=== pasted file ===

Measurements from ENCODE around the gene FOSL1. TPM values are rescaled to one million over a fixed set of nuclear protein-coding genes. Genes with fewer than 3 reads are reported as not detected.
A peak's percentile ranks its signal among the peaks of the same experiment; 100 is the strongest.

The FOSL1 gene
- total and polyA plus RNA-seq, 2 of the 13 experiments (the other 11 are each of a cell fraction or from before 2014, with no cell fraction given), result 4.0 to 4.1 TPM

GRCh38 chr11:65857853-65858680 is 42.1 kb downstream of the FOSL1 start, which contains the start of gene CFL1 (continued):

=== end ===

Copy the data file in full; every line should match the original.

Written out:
Measurements from ENCODE around the gene FOSL1. TPM values are rescaled to one million over a fixed set of nuclear protein-coding genes. Genes with fewer than 3 reads are reported as not detected.
A peak's percentile ranks its signal among the peaks of the same experiment; 100 is the strongest.

The FOSL1 gene
- total and polyA plus RNA-seq, 2 of the 13 experiments (the other 11 are each of a cell fraction or from before 2014, with no cell fraction given), result 4.0 to 4.1 TPM

GRCh38 chr11:65857853-65858680 is 42.1 kb downstream of the FOSL1 start, which contains the start of gene CFL1 (continued):